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kissing spine no reaction
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kissing spine inflammation pain
Many working horses have some degree of kissing spines without exhibiting back pain or compromised performance. What can be done if your horse has been diagnosed with kissing spines?
Kissing spines, an impingement of the dorsal spinous processes, may be a major component in sore backs in horses. The condition is defined by the tops of the bones of the spinal column being too close together. It is usually considered a congenital problem, meaning it has been there since the birth of your horse.
Diagnosis requires x-rays of the spine, which may be inconclusive. Radiology usually requires 2 views be taken; this is difficult in the case of the horse.
The condition has varying degrees both radiologically and clinically. Picture 1 shows a horse with vertebral spines that are close but don’t seem to be undergoing much change that would indicate inflammation. Picture 2 shows vertebrae that are undergoing some changes due to inflammation. This horse probably exhibits back pain.
So what can be done if your horse has been diagnosed with kissing spines?
• Chiropractic care will help maintain as much movement in the joints between the kissing spines as possible.
• Joint supplements should help decrease inflammation.
• Cold laser and alpha stim, neither of which should heat the tissue, will help decrease pain.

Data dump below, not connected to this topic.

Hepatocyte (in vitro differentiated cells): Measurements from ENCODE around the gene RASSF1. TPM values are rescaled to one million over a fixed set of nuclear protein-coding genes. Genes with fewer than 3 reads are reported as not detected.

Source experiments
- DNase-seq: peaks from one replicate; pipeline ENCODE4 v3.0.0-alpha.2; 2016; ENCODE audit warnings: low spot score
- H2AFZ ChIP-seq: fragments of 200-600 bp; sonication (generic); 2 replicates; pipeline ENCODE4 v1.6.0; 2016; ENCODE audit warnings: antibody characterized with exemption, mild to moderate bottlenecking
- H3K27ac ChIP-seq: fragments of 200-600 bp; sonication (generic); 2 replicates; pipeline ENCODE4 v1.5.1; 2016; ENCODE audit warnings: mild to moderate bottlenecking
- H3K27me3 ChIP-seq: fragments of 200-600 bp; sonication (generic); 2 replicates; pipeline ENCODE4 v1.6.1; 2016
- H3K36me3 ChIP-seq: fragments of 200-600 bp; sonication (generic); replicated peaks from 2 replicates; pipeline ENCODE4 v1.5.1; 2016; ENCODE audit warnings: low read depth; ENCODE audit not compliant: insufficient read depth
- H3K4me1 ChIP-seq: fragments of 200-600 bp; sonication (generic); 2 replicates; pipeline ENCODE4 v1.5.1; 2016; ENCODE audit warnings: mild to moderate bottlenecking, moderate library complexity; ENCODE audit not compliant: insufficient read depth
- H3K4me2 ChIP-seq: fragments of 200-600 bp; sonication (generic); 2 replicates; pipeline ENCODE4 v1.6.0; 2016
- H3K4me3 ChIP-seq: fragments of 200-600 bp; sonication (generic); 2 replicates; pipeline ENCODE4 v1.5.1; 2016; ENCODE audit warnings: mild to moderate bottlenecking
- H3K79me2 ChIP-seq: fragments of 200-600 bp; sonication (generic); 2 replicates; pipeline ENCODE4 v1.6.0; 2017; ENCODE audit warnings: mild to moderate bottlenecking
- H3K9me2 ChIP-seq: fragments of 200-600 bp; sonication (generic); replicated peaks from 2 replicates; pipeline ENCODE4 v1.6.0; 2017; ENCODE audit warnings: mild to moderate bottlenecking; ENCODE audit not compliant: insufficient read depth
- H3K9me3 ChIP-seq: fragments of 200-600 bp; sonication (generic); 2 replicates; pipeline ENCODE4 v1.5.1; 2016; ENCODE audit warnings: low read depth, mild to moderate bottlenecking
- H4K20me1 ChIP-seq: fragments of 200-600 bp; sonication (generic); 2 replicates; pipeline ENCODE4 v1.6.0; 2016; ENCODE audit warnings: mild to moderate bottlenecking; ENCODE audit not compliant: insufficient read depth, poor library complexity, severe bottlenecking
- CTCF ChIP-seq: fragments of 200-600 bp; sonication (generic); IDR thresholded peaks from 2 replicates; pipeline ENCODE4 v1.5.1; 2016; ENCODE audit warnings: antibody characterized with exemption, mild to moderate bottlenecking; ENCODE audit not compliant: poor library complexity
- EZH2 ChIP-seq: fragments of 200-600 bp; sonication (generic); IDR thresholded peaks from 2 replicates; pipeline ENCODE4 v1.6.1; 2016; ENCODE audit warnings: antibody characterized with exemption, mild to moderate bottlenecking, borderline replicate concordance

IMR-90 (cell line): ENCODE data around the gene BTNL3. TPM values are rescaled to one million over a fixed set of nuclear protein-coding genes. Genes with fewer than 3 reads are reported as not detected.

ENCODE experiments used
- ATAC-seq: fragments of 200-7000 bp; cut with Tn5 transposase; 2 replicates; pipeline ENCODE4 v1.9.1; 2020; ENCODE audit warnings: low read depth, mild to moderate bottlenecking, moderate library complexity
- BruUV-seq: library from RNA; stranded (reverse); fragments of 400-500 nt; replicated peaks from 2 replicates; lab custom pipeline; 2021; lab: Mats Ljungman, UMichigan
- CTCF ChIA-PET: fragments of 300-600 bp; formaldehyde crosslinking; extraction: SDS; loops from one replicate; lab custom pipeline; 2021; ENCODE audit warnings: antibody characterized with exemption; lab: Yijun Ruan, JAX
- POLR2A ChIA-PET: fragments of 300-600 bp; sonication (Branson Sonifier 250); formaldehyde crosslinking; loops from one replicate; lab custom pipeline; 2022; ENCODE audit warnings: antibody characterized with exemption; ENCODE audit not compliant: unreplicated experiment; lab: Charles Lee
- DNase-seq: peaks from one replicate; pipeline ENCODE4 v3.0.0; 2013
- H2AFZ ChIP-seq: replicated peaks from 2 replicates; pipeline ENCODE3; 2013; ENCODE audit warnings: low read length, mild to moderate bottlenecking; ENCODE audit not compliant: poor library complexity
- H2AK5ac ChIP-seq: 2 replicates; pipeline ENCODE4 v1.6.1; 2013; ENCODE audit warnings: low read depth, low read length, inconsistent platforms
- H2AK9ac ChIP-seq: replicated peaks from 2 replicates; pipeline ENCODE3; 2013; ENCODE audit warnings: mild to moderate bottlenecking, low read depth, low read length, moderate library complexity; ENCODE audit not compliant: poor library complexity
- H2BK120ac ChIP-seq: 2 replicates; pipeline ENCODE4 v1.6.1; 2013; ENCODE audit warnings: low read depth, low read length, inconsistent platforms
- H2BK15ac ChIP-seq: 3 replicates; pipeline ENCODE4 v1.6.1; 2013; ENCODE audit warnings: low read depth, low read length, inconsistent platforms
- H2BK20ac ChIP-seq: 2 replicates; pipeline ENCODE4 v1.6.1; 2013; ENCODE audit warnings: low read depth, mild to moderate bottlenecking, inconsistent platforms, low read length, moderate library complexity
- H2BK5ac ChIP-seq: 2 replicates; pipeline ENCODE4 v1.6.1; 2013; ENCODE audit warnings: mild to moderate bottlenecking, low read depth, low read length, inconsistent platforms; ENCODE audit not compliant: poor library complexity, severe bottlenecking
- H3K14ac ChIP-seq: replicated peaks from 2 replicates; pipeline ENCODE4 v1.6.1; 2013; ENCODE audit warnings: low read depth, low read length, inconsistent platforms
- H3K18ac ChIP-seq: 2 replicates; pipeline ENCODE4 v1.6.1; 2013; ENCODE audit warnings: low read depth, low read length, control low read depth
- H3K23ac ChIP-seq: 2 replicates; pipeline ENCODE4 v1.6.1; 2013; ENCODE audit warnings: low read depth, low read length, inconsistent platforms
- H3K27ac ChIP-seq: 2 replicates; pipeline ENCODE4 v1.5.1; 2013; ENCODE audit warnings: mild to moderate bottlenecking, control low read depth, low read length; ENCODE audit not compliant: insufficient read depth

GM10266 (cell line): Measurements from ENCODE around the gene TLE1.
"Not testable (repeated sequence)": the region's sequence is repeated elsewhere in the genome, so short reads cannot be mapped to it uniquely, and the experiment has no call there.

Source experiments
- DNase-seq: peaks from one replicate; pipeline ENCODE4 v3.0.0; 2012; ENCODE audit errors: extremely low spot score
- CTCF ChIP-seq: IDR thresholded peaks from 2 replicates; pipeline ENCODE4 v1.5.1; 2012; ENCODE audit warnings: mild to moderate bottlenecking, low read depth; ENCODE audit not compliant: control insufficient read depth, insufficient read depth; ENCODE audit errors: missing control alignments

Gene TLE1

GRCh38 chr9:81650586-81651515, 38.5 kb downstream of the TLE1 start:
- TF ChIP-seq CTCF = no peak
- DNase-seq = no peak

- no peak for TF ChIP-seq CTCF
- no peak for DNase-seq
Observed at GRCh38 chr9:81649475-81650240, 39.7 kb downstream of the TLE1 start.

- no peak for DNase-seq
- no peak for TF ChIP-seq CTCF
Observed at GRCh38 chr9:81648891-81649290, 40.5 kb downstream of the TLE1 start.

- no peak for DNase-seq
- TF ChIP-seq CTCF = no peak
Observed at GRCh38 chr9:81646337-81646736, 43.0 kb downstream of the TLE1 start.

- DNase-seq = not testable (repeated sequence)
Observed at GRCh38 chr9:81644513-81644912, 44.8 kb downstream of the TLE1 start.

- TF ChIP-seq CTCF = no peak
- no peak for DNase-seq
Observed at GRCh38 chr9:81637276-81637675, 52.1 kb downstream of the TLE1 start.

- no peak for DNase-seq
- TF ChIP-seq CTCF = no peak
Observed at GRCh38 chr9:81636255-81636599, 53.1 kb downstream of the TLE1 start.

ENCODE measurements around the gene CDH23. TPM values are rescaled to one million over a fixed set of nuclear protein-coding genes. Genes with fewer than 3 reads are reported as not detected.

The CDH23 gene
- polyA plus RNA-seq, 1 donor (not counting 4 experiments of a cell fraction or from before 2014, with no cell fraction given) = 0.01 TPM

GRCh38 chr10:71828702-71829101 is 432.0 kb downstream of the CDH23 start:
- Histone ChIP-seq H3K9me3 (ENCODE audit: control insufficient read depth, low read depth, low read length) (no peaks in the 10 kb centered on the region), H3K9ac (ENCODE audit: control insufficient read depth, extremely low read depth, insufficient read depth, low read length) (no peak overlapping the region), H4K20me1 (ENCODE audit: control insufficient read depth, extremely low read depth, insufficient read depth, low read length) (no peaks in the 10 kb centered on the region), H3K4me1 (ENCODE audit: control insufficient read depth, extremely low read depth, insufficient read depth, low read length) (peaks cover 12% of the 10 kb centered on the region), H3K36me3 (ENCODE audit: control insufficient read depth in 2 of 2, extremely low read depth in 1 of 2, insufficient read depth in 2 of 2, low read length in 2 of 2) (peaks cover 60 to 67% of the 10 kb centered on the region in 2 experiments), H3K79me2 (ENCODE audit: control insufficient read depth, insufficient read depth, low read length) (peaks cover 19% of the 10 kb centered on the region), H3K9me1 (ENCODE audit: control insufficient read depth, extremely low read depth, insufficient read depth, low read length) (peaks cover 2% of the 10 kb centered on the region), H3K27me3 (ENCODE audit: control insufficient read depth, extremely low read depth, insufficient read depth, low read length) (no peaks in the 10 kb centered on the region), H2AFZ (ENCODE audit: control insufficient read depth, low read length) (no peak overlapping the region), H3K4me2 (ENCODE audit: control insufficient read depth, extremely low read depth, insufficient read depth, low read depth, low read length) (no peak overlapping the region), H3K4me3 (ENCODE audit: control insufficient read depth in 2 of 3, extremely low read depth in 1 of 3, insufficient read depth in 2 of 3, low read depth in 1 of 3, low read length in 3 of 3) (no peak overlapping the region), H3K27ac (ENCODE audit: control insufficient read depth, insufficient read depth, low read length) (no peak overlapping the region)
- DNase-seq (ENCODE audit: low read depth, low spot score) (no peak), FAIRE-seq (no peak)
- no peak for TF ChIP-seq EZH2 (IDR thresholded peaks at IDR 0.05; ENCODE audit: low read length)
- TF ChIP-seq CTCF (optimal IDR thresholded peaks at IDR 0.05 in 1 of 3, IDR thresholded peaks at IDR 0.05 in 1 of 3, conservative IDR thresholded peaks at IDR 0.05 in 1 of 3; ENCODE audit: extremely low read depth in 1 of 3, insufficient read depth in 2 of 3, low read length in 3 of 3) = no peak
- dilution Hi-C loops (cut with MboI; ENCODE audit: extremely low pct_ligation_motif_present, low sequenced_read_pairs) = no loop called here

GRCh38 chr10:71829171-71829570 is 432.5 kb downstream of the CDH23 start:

• All-natural cooling liniments may be used even under the saddle to help decrease pain.
• Physical therapy, including neck stretching up and down, will help increase the flexibility in the back all the way to the lumbosacral junction.
Unless there are severe radiographic changes, you should still be able to ride your horse. Saddle fit becomes of utmost importance. You must make sure the gullet of your saddle is both tall and wide enough to ensure there is no weight on the spinous process of the vertebrae.
Treatment and prognosis require accurate diagnosis, whether you plan to use alternative or traditional methods of treatment.
Dr. Bill Ormston graduated from Iowa State University College of Veterinary Medicine in 1988. After attending Options for Animals in 1998, he received certification from the American Veterinary Chiropractic Association and began using chiropractic to treat his animal patients. Jubilee Animal Health is a mobile mixed animal practice in the Dallas Metroplex area, using mostly alternative methods. Dr. Ormston is one of the founding instructors of the post-graduate course in Animal Chiropractic at Parker Chiropractic College in Dallas. He has lectured nationally and internationally on Animal Chiropractic and biomechanics, and gait analysis in the quadruped. Bill and his three teenagers, Riley, Philip and Jessica, live in Celina, TX, with 2 dogs and 4 cats.